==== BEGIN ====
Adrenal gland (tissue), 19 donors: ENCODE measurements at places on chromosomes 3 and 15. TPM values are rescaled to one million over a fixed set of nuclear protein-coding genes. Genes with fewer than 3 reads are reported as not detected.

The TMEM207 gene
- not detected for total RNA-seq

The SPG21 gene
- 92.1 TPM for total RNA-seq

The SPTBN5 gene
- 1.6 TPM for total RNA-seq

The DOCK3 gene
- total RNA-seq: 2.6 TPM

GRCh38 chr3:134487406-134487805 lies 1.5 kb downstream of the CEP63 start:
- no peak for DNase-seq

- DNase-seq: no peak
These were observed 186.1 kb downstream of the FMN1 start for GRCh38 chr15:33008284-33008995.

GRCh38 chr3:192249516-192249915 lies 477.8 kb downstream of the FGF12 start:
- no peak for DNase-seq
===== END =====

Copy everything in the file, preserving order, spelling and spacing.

Adrenal gland (tissue), 19 donors: ENCODE measurements at places on chromosomes 3 and 15. TPM values are rescaled to one million over a fixed set of nuclear protein-coding genes. Genes with fewer than 3 reads are reported as not detected.

The TMEM207 gene
- not detected for total RNA-seq

The SPG21 gene
- 92.1 TPM for total RNA-seq

The SPTBN5 gene
- 1.6 TPM for total RNA-seq

The DOCK3 gene
- total RNA-seq: 2.6 TPM

GRCh38 chr3:134487406-134487805 lies 1.5 kb downstream of the CEP63 start:
- no peak for DNase-seq

- DNase-seq: no peak
These were observed 186.1 kb downstream of the FMN1 start for GRCh38 chr15:33008284-33008995.

GRCh38 chr3:192249516-192249915 lies 477.8 kb downstream of the FGF12 start:
- no peak for DNase-seq